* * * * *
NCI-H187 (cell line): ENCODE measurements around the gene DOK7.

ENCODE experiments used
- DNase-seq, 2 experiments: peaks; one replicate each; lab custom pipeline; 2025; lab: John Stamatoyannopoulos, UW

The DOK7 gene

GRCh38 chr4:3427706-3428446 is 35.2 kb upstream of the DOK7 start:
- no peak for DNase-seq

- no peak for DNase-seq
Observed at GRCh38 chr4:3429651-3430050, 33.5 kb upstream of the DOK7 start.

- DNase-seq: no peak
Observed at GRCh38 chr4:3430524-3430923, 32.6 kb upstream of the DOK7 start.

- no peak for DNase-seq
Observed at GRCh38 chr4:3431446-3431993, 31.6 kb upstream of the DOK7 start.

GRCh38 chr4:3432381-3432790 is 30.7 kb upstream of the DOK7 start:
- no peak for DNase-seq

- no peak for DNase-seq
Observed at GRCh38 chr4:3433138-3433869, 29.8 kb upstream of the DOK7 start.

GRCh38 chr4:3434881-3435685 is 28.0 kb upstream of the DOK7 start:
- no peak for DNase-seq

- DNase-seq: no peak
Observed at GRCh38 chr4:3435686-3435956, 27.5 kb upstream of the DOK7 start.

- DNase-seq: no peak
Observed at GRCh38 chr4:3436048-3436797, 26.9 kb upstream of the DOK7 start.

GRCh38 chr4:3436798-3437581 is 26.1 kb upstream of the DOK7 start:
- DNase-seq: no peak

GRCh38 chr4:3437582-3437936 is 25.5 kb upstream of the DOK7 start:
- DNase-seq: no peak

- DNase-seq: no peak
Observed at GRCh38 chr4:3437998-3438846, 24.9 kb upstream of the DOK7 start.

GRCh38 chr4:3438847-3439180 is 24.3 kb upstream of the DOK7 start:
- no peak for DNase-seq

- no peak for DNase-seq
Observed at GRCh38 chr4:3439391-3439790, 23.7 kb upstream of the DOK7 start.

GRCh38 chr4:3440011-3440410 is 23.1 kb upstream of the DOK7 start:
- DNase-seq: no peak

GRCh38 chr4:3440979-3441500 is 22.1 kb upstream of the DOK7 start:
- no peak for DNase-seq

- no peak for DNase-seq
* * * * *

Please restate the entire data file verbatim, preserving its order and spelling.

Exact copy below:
NCI-H187 (cell line): ENCODE measurements around the gene DOK7.

ENCODE experiments used
- DNase-seq, 2 experiments: peaks; one replicate each; lab custom pipeline; 2025; lab: John Stamatoyannopoulos, UW

The DOK7 gene

GRCh38 chr4:3427706-3428446 is 35.2 kb upstream of the DOK7 start:
- no peak for DNase-seq

- no peak for DNase-seq
Observed at GRCh38 chr4:3429651-3430050, 33.5 kb upstream of the DOK7 start.

- DNase-seq: no peak
Observed at GRCh38 chr4:3430524-3430923, 32.6 kb upstream of the DOK7 start.

- no peak for DNase-seq
Observed at GRCh38 chr4:3431446-3431993, 31.6 kb upstream of the DOK7 start.

GRCh38 chr4:3432381-3432790 is 30.7 kb upstream of the DOK7 start:
- no peak for DNase-seq

- no peak for DNase-seq
Observed at GRCh38 chr4:3433138-3433869, 29.8 kb upstream of the DOK7 start.

GRCh38 chr4:3434881-3435685 is 28.0 kb upstream of the DOK7 start:
- no peak for DNase-seq

- DNase-seq: no peak
Observed at GRCh38 chr4:3435686-3435956, 27.5 kb upstream of the DOK7 start.

- DNase-seq: no peak
Observed at GRCh38 chr4:3436048-3436797, 26.9 kb upstream of the DOK7 start.

GRCh38 chr4:3436798-3437581 is 26.1 kb upstream of the DOK7 start:
- DNase-seq: no peak

GRCh38 chr4:3437582-3437936 is 25.5 kb upstream of the DOK7 start:
- DNase-seq: no peak

- DNase-seq: no peak
Observed at GRCh38 chr4:3437998-3438846, 24.9 kb upstream of the DOK7 start.

GRCh38 chr4:3438847-3439180 is 24.3 kb upstream of the DOK7 start:
- no peak for DNase-seq

- no peak for DNase-seq
Observed at GRCh38 chr4:3439391-3439790, 23.7 kb upstream of the DOK7 start.

GRCh38 chr4:3440011-3440410 is 23.1 kb upstream of the DOK7 start:
- DNase-seq: no peak

GRCh38 chr4:3440979-3441500 is 22.1 kb upstream of the DOK7 start:
- no peak for DNase-seq

- no peak for DNase-seq